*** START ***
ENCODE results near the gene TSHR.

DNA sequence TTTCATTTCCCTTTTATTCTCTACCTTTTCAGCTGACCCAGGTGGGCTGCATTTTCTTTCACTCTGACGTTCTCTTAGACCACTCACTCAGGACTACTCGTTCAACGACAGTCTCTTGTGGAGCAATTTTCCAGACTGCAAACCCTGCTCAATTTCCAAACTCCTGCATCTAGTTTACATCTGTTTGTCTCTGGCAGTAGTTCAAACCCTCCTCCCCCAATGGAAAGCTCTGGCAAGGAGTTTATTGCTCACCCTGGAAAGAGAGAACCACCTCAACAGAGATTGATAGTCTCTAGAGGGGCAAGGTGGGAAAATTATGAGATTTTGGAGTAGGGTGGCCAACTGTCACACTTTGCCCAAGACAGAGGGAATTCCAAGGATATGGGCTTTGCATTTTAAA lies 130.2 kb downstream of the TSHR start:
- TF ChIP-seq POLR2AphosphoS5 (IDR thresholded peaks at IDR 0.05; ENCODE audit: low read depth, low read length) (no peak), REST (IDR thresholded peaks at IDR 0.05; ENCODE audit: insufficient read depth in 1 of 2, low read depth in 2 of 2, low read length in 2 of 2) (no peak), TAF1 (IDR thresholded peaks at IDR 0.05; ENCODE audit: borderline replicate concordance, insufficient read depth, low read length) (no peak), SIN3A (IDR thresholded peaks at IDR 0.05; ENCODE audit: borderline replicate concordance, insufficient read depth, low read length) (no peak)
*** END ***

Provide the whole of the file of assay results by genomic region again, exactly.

ENCODE results near the gene TSHR.

DNA sequence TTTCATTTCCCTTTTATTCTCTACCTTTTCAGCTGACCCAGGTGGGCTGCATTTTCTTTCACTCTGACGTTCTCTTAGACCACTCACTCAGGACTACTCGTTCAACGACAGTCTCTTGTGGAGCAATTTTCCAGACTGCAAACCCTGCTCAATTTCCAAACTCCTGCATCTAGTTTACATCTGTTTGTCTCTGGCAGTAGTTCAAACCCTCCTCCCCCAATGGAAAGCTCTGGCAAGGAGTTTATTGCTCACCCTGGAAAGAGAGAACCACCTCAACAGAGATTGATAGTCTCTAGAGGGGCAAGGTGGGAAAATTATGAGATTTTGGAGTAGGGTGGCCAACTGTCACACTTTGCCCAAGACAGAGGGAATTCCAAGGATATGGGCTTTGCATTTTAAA lies 130.2 kb downstream of the TSHR start:
- TF ChIP-seq POLR2AphosphoS5 (IDR thresholded peaks at IDR 0.05; ENCODE audit: low read depth, low read length) (no peak), REST (IDR thresholded peaks at IDR 0.05; ENCODE audit: insufficient read depth in 1 of 2, low read depth in 2 of 2, low read length in 2 of 2) (no peak), TAF1 (IDR thresholded peaks at IDR 0.05; ENCODE audit: borderline replicate concordance, insufficient read depth, low read length) (no peak), SIN3A (IDR thresholded peaks at IDR 0.05; ENCODE audit: borderline replicate concordance, insufficient read depth, low read length) (no peak)